Ex-UDA prisoner slams critics of publicly funded anti-racism trip
A former UDA prisoner has hit back at criticism that ex-loyalist paramilitaries have received Government funding to travel to Poland as part of an anti-racism training programme.
William ‘Twister’ McQuiston — who served 12 years in jail for terrorist offences — said that he and other members of loyalist communities have participated in the programme to help change racist attitudes within their local communities.
A row erupted after the Belfast Telegraph revealed that a number of former loyalist paramilitaries had taken part in the anti-racism training programme — backed by the Office of the First Minister and Deputy First Minister — which culminated in a visit to Poland.
Critics of the initiative — called The Thin End of the Wedge — claimed that ex-paramilitaries should not have been given funding “to stop being racist”.
Mr McQuiston rubbished the critics saying he finds it “ironic” that participants in the programme have been stereotyped for taking part in an initiative to address racist and stereotypical attitudes.
“I was one of the ones the negative comments were aimed at about ex-prisoners being involved, but the fact remains the people that were there, no matter what background they are from, they work in the community and have influence in the community,” said Mr McQuiston.
“They are workers and influencers in their community regardless of their background.
“I think it is a bit ironic that we are away there studying racism and stereotypes and people are stereotyping us for it.”
He added: “We went over there to learn and understand more about Polish culture and society and bring that back into the communities.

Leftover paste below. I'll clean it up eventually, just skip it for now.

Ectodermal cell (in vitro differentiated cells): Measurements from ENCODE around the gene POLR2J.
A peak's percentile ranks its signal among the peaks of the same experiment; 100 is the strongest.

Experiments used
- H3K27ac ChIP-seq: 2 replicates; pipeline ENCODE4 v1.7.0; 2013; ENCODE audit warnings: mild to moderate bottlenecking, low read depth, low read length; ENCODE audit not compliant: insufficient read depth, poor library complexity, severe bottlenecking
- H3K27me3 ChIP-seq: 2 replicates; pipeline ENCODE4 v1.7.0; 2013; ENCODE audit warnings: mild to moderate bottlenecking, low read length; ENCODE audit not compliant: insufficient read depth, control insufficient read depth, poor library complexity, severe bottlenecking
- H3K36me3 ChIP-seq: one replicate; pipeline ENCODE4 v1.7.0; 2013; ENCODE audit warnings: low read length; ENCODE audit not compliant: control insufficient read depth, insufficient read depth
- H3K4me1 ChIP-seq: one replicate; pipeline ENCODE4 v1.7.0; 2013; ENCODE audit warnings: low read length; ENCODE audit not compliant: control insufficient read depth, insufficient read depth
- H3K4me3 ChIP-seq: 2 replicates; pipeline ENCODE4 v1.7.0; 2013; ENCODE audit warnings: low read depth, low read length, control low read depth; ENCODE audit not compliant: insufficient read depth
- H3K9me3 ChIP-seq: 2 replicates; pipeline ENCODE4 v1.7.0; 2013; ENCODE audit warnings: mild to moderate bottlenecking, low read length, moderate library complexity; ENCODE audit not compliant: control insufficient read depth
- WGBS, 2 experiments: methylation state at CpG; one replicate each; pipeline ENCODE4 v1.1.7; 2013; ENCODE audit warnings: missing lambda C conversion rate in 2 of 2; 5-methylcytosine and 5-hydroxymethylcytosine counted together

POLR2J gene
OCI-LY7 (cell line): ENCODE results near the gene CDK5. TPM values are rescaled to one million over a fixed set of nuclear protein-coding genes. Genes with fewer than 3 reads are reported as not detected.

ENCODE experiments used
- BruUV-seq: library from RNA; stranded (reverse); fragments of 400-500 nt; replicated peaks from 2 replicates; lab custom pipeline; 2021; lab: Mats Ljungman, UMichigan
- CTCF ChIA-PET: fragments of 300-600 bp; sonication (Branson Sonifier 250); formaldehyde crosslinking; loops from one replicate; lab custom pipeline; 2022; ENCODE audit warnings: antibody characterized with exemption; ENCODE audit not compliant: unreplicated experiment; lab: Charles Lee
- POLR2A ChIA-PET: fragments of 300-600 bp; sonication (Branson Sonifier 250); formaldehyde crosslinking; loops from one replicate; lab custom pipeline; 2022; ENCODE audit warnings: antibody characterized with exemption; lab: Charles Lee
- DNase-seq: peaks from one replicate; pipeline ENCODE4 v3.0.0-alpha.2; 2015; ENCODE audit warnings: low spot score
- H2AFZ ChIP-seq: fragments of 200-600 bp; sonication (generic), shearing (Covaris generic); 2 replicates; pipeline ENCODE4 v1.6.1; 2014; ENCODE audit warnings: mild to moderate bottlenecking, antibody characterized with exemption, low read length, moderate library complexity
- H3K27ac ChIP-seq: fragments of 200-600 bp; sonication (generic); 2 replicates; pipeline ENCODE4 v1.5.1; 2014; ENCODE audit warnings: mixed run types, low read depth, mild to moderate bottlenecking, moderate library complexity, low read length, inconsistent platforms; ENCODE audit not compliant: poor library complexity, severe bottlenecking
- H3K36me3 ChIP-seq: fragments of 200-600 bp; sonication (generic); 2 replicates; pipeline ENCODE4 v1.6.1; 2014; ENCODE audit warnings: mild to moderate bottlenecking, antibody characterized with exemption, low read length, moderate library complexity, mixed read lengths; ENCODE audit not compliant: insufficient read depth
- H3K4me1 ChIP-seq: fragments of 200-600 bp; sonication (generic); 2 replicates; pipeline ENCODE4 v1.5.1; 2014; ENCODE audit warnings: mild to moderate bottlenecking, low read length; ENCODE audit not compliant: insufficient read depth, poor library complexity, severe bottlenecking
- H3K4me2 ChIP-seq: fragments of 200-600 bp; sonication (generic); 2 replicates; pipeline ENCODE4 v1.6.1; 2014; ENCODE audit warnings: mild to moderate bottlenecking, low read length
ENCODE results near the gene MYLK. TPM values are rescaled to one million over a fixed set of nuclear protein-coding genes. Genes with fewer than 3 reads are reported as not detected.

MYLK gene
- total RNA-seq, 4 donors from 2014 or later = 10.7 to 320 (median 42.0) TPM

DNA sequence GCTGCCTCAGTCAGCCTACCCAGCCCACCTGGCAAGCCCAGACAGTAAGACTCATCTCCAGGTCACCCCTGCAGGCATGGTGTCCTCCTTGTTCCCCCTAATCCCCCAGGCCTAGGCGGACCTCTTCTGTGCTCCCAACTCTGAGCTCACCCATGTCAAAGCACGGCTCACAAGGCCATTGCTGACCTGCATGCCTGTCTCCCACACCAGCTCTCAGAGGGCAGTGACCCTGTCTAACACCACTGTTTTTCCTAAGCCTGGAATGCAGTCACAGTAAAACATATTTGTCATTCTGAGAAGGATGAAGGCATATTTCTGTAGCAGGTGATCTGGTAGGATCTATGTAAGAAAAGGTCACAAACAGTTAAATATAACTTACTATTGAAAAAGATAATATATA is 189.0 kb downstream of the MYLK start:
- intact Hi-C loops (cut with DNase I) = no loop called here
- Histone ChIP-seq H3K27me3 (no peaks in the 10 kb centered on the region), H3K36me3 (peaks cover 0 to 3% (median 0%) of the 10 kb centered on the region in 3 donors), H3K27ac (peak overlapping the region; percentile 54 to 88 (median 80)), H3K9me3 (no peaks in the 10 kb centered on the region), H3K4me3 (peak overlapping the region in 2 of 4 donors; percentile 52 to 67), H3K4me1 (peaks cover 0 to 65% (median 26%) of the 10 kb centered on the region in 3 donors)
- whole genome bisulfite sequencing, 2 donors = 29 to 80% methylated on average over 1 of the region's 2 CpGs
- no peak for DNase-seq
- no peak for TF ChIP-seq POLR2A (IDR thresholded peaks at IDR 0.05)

“We are trying to bring that understanding into communities here.
“I don’t know what it cost, but who is to quantify what that training would save in the future?
“If it saves windows being broke, homes being wrecked and people being hurt, how can you quantify that?
“People can rant and rave all they want — nobody can quantify the good that will come out of it.
“Here you have some people coming from an ex-prisoner background, who are working in the community, who are trying to learn not to stereotype people and they come back and are stereotyped themselves.”
The Thin End of the Wedge is a City and Guilds-accredited programme and has the full backing of the Polish government.
Members of the Lower Shankill Community Association were the first to pass level one of the pilot scheme.
The pilot programme is currently mainly focused on working to eradicate racist attacks on Polish people living in loyalist areas of Belfast.
However, it is hoped that it will be rolled out to include other groups.